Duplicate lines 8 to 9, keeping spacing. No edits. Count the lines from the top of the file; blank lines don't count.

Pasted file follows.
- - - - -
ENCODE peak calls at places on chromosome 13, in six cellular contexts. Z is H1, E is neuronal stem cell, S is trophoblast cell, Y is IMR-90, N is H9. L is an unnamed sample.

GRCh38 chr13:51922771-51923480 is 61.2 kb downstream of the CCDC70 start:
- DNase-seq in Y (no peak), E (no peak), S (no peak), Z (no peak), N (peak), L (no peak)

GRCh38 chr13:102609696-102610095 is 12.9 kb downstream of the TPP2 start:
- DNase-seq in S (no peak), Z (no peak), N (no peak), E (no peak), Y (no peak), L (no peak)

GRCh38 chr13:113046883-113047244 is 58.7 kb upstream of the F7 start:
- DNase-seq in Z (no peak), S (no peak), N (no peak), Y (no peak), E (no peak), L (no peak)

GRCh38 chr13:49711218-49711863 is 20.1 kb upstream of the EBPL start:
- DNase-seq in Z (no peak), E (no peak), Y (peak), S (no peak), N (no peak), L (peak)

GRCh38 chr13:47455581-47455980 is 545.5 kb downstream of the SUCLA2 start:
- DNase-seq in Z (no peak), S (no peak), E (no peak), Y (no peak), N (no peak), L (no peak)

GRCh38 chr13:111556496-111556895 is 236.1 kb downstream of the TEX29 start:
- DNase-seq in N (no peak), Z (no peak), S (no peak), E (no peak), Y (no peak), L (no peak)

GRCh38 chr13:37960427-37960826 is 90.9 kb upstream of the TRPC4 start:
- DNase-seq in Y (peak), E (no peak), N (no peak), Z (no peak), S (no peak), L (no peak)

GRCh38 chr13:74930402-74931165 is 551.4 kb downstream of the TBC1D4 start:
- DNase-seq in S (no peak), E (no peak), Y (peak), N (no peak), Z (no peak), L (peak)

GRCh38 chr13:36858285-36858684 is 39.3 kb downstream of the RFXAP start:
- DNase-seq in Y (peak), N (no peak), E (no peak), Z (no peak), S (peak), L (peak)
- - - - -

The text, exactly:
GRCh38 chr13:49711218-49711863 is 20.1 kb upstream of the EBPL start:
- DNase-seq in Z (no peak), E (no peak), Y (peak), S (no peak), N (no peak), L (peak)